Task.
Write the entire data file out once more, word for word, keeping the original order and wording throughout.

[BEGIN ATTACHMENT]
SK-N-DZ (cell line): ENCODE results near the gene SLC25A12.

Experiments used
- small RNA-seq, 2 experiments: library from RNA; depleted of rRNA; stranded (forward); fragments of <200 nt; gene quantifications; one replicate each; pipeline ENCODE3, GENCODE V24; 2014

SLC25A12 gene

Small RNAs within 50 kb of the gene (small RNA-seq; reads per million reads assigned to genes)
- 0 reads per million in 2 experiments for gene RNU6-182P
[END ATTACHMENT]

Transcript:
SK-N-DZ (cell line): ENCODE results near the gene SLC25A12.

Experiments used
- small RNA-seq, 2 experiments: library from RNA; depleted of rRNA; stranded (forward); fragments of <200 nt; gene quantifications; one replicate each; pipeline ENCODE3, GENCODE V24; 2014

SLC25A12 gene

Small RNAs within 50 kb of the gene (small RNA-seq; reads per million reads assigned to genes)
- 0 reads per million in 2 experiments for gene RNU6-182P